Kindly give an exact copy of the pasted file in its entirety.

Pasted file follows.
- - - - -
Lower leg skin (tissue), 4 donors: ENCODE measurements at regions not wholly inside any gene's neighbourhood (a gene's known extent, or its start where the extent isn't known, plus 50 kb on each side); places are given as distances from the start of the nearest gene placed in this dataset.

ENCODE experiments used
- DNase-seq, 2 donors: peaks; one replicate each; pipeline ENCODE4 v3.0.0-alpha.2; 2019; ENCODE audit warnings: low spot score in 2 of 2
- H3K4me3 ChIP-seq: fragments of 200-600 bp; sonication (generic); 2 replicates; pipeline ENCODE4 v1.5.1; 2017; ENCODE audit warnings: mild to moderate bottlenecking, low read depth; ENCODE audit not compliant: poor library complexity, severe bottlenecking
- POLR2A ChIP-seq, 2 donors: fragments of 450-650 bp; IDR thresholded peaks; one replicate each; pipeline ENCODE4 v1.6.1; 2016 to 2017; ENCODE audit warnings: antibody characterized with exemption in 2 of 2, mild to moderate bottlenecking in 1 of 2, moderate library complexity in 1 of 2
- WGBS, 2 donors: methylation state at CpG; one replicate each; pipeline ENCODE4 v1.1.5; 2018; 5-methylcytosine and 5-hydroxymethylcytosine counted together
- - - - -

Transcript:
Lower leg skin (tissue), 4 donors: ENCODE measurements at regions not wholly inside any gene's neighbourhood (a gene's known extent, or its start where the extent isn't known, plus 50 kb on each side); places are given as distances from the start of the nearest gene placed in this dataset.

ENCODE experiments used
- DNase-seq, 2 donors: peaks; one replicate each; pipeline ENCODE4 v3.0.0-alpha.2; 2019; ENCODE audit warnings: low spot score in 2 of 2
- H3K4me3 ChIP-seq: fragments of 200-600 bp; sonication (generic); 2 replicates; pipeline ENCODE4 v1.5.1; 2017; ENCODE audit warnings: mild to moderate bottlenecking, low read depth; ENCODE audit not compliant: poor library complexity, severe bottlenecking
- POLR2A ChIP-seq, 2 donors: fragments of 450-650 bp; IDR thresholded peaks; one replicate each; pipeline ENCODE4 v1.6.1; 2016 to 2017; ENCODE audit warnings: antibody characterized with exemption in 2 of 2, mild to moderate bottlenecking in 1 of 2, moderate library complexity in 1 of 2
- WGBS, 2 donors: methylation state at CpG; one replicate each; pipeline ENCODE4 v1.1.5; 2018; 5-methylcytosine and 5-hydroxymethylcytosine counted together